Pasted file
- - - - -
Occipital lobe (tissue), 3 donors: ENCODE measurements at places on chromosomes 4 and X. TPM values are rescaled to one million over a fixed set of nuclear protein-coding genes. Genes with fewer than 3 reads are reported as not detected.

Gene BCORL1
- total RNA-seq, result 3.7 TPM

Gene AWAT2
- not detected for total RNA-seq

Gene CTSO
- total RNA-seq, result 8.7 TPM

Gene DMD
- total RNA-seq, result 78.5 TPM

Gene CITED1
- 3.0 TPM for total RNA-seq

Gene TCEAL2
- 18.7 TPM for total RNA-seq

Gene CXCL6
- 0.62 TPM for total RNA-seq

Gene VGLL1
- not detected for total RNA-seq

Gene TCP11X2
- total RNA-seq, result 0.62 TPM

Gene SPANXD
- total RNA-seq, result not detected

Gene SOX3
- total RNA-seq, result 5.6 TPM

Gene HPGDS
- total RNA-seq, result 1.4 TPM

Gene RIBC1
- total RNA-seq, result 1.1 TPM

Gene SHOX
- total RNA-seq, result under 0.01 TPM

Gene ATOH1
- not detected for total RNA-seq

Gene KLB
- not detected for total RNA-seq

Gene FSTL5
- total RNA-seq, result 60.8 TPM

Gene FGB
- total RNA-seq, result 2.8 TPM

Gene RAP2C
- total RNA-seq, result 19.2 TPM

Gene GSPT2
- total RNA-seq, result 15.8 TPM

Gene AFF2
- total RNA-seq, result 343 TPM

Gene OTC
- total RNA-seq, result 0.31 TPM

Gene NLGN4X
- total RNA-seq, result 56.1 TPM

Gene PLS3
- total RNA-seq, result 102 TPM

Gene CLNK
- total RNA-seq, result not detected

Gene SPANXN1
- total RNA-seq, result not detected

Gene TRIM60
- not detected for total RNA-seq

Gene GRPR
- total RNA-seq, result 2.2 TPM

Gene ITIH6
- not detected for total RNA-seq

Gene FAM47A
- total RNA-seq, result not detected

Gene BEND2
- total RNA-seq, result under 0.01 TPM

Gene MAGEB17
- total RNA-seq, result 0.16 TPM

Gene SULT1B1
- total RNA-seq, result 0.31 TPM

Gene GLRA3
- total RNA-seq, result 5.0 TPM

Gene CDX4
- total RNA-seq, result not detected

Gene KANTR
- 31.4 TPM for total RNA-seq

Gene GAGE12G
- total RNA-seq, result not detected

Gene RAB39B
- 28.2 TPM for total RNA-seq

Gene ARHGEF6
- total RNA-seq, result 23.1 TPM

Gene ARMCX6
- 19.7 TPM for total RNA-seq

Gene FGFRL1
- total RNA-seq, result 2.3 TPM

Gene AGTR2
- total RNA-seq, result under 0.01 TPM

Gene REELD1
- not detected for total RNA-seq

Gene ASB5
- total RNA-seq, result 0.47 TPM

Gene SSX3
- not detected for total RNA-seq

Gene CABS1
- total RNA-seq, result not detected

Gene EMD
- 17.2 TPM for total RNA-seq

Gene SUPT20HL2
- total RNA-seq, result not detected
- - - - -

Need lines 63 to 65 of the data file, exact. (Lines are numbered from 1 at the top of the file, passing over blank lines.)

- total RNA-seq, result under 0.01 TPM

Gene MAGEB17
- total RNA-seq, result 0.16 TPM